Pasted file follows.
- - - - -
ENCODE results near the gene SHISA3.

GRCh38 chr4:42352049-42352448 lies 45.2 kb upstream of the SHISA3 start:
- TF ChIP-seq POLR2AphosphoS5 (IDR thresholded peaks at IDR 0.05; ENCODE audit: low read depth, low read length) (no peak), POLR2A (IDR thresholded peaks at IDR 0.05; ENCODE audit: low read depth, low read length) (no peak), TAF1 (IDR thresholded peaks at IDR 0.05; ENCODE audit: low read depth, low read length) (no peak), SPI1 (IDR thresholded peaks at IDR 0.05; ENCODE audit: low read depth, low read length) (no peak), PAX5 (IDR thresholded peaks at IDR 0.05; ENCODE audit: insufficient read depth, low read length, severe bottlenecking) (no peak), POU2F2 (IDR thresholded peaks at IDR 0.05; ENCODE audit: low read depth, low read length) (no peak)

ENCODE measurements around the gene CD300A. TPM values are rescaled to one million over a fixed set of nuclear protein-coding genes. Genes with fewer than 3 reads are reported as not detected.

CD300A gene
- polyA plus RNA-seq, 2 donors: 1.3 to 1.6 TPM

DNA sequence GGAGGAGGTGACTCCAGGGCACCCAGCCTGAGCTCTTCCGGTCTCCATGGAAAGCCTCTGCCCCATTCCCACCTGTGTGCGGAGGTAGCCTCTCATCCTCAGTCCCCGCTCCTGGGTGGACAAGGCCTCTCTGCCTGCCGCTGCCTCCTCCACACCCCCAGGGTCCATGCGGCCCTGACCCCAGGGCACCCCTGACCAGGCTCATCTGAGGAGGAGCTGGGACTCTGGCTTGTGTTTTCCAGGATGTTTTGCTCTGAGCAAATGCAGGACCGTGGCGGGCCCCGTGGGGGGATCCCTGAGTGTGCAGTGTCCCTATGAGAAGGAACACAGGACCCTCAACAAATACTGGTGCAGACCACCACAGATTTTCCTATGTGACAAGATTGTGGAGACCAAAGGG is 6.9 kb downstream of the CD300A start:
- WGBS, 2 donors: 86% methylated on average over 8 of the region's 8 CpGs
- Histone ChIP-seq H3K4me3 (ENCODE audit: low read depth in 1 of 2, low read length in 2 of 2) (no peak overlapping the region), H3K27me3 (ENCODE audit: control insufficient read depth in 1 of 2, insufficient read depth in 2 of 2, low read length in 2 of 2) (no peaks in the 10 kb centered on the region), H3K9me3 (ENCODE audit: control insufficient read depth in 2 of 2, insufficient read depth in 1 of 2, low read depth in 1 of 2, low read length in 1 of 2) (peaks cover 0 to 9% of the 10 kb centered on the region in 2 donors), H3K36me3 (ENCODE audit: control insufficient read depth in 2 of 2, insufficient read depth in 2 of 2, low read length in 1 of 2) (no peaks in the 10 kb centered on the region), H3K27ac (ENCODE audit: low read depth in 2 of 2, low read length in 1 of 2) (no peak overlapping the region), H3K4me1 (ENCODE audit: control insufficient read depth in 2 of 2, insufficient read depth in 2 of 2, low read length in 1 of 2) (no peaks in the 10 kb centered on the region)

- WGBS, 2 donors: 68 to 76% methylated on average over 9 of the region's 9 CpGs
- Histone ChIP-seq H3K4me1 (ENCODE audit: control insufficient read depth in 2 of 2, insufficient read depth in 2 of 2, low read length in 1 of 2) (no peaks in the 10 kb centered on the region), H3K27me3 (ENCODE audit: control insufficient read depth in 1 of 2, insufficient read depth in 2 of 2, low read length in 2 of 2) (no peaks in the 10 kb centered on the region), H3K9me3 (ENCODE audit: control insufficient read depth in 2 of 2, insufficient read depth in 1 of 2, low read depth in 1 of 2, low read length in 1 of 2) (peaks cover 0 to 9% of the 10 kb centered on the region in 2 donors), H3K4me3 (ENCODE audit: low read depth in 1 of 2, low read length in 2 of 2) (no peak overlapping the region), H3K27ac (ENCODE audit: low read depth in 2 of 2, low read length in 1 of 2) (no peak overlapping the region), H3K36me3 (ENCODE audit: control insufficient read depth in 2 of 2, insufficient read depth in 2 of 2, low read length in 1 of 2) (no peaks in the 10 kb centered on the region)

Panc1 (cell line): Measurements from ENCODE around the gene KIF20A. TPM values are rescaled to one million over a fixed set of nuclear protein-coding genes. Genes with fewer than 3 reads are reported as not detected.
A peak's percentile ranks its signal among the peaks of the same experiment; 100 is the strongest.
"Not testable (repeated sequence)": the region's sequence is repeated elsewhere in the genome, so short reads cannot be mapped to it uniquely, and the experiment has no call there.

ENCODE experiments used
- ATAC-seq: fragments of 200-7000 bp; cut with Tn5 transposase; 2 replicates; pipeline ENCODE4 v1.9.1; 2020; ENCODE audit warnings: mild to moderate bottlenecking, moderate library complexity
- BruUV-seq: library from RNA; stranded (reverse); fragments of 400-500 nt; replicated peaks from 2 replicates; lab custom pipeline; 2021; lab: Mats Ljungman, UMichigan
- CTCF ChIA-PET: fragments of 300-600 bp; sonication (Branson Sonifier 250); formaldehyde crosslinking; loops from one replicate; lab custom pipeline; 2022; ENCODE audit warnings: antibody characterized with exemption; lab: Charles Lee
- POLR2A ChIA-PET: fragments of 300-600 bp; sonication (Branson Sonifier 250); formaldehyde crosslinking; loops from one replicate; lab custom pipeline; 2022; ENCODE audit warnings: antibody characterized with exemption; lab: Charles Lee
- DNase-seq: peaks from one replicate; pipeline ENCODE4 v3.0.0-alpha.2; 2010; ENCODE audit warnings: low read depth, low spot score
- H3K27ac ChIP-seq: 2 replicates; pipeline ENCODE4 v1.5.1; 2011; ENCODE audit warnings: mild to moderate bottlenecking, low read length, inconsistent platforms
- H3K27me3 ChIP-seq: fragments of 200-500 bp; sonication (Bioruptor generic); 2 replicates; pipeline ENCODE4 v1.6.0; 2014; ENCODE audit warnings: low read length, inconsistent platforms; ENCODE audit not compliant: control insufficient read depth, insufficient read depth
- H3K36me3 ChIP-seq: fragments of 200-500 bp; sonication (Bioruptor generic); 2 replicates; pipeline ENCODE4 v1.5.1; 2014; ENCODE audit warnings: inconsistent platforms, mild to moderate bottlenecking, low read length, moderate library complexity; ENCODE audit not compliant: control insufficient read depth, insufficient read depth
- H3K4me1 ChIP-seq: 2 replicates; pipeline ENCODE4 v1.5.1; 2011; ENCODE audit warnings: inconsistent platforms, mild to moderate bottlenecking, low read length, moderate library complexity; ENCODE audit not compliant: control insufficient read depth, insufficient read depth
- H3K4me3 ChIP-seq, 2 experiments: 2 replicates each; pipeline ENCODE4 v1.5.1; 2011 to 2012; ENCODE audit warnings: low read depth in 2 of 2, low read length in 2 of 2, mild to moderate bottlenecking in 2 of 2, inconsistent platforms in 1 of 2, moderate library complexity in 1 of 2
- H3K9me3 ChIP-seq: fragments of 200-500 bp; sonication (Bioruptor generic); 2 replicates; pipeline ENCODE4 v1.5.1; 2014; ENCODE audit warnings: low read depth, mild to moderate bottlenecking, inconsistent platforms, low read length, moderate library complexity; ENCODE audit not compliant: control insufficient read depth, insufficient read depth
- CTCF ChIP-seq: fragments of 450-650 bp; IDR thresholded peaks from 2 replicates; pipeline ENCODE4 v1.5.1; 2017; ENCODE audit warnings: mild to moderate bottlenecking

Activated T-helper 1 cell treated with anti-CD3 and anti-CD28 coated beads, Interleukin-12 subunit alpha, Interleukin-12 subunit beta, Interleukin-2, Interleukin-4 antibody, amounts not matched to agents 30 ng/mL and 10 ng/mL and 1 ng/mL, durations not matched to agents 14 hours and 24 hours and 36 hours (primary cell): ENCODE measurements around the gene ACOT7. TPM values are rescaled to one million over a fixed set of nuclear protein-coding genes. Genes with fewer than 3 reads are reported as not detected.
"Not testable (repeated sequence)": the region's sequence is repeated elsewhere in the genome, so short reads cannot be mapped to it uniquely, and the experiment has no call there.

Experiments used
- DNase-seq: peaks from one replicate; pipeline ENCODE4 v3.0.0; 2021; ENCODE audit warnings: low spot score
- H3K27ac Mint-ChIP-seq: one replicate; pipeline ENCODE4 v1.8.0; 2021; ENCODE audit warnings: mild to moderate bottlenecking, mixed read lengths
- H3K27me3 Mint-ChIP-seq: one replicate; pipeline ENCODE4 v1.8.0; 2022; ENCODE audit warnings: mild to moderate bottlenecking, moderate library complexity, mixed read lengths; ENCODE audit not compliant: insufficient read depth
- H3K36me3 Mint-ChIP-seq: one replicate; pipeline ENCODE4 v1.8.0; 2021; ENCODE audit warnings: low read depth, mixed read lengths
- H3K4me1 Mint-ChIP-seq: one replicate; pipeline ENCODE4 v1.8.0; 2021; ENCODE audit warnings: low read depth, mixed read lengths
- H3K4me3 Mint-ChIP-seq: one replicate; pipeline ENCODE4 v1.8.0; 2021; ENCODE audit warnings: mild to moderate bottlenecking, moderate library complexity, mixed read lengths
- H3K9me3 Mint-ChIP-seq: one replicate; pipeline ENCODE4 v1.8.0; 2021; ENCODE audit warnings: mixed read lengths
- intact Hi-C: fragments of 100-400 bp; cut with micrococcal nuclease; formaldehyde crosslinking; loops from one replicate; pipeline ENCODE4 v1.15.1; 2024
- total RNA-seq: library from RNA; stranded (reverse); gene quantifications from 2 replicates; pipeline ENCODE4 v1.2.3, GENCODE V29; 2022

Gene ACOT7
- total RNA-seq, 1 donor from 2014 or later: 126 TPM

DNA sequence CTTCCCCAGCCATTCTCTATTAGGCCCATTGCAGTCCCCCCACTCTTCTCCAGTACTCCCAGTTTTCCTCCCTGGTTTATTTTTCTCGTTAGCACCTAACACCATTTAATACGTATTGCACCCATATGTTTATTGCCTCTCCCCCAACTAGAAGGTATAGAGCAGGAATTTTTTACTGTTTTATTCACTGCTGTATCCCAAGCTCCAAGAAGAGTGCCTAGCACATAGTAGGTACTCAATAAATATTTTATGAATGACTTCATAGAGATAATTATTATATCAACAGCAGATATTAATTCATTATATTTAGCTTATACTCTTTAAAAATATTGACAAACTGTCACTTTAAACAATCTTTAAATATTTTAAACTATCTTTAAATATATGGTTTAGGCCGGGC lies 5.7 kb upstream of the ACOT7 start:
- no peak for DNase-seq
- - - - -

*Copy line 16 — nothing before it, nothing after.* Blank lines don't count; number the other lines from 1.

- ATAC-seq: fragments of 200-7000 bp; cut with Tn5 transposase; 2 replicates; pipeline ENCODE4 v1.9.1; 2020; ENCODE audit warnings: mild to moderate bottlenecking, moderate library complexity